On the other hand, in an overlay type transistor, a number of divided minute emitter regions like islands (hereafter referred to as the emitter small regions) are all interconnected in parallel by the emitter electrode. Since, however, the base electrode and the emitter electrode are provided on one plane, the shape of the two electrodes after all becomes not greatly different from the shape of electrodes in the interdigitated type transistor, i.e. becomes thin and long and mutually interdigitated. Therefore the same problem arises in the overlay type transistor as in the interdigitated type transistor.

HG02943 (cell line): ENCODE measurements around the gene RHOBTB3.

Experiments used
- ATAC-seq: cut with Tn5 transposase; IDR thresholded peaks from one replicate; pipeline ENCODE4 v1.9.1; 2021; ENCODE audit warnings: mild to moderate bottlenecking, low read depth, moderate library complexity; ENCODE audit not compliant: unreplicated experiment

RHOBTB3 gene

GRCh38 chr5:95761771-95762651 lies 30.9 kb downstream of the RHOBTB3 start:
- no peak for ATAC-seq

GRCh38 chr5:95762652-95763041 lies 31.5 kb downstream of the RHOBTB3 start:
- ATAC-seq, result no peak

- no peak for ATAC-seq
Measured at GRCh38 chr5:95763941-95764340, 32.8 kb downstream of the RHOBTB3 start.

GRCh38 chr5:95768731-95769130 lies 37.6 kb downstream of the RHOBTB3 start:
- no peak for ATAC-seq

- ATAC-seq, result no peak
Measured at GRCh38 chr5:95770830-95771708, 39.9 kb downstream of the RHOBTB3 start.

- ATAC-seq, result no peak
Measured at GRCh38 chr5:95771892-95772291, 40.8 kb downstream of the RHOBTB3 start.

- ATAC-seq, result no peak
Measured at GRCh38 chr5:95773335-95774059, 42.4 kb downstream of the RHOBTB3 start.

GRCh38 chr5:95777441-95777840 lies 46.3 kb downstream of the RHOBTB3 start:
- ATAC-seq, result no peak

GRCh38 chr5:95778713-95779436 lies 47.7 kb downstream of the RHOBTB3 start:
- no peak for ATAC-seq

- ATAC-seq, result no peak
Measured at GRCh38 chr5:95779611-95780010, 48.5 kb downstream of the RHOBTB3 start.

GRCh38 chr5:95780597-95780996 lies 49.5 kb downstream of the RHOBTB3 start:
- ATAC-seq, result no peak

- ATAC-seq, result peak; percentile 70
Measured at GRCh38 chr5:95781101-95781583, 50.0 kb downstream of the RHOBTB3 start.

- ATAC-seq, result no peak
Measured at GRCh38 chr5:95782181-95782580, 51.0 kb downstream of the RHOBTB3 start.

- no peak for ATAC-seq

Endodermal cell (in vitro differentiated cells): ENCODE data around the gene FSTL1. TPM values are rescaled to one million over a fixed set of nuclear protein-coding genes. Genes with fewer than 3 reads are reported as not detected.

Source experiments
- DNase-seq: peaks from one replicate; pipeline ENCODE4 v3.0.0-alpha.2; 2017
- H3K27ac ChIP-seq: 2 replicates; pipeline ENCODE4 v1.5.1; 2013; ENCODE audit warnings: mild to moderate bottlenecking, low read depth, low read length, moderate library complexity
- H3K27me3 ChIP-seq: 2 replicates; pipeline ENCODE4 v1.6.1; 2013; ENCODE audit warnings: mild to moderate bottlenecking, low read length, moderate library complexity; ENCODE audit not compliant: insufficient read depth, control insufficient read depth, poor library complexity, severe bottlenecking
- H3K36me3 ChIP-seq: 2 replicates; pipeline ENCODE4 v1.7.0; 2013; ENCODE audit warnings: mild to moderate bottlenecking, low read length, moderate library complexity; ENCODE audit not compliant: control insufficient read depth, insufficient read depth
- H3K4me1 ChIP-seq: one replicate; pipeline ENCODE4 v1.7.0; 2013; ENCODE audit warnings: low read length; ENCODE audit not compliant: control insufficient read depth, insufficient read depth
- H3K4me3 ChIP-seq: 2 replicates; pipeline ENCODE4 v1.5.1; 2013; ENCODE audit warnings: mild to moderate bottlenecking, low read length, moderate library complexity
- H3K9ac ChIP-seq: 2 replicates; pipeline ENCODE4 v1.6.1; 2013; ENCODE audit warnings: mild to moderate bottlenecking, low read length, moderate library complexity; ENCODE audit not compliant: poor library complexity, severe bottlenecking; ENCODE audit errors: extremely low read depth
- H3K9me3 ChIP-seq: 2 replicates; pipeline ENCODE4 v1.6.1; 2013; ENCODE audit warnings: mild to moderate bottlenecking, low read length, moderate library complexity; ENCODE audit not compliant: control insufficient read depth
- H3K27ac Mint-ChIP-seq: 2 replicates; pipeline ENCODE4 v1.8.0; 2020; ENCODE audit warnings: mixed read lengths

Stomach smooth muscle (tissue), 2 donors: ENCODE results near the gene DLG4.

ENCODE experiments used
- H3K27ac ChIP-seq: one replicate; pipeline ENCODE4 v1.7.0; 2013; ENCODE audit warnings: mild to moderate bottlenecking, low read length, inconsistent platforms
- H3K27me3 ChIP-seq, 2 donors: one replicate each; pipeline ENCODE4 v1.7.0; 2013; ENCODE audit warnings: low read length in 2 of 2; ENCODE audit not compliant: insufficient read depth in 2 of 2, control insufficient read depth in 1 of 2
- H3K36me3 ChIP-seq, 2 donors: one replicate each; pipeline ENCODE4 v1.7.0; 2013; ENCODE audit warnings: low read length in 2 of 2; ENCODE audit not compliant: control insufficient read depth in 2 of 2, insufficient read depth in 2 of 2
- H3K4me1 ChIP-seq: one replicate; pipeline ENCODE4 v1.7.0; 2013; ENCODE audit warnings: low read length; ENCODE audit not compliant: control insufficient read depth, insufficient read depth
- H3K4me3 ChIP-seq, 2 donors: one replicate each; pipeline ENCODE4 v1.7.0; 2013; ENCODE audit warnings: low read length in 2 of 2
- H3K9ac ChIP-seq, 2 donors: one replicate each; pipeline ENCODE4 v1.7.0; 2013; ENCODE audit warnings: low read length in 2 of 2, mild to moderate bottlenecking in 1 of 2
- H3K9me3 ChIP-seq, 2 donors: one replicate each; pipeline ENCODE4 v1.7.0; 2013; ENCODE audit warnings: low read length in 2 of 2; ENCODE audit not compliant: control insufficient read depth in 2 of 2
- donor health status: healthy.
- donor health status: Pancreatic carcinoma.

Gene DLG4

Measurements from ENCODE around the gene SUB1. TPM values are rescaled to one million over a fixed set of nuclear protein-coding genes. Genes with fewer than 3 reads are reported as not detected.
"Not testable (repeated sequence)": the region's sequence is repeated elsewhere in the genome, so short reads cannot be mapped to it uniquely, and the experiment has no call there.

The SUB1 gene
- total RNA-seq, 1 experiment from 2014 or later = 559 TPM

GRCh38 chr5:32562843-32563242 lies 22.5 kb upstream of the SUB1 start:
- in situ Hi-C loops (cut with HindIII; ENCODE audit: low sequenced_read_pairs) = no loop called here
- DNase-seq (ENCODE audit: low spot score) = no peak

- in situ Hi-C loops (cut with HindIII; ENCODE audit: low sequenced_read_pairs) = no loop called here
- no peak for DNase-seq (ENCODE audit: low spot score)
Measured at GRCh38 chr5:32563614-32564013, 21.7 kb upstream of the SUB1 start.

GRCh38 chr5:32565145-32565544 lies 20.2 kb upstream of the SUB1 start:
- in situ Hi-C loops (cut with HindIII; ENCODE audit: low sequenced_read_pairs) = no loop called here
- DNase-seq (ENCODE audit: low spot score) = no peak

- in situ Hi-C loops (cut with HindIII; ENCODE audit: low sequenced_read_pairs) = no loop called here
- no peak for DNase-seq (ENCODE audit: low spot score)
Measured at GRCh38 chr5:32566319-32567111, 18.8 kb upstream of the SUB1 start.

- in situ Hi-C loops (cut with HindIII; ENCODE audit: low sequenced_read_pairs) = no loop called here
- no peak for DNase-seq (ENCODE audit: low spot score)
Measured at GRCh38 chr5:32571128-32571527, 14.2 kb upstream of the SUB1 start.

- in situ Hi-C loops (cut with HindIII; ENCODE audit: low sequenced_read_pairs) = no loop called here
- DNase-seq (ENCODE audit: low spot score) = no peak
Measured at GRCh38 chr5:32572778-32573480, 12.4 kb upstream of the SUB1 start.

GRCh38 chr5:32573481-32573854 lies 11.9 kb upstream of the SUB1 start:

Besides the problem as described above, the overlay type transistor has the following problem. As the emitter small regions are connected in parallel by the emitter electrode, considerable part of the base region is covered with emitter electrode. Therefore a metal electrode cannot be attached to this part of base region. For this reason, in a transistor of this type, a diffused layer of low resistivity (hereafter referred to as the conductive matrix) of the same conduction type as the base region is provided between the emitter small regions, and the matrix is used as the base electrode. But since said conductive matrix is a diffused layer consisting of a semiconductor, its resistivity is higher than that of a metal such as, for example, aluminum by about three powers and therefore there is a disadvantage that the base resistance becomes high. Furthermore, if the conductive matrix gets in contact with the emitter region, the characteristic of the transistor is deteriorated and therefore said conductive matrix must be spaced from the emitter small regions by some distance. For this reason, surplus area is required in the base region. Consequently, there arises a disadvantage that the capacity of collector junction becomes large. As a further disadvantage, compared with transistors of other kinds, this transistor requires a surplus diffusion process for the formation of the conductive matrix.